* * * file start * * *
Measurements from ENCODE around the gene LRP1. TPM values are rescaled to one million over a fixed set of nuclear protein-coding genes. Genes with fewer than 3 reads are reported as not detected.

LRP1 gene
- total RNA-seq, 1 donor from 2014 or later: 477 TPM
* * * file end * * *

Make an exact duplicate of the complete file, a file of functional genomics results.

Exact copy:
Measurements from ENCODE around the gene LRP1. TPM values are rescaled to one million over a fixed set of nuclear protein-coding genes. Genes with fewer than 3 reads are reported as not detected.

LRP1 gene
- total RNA-seq, 1 donor from 2014 or later: 477 TPM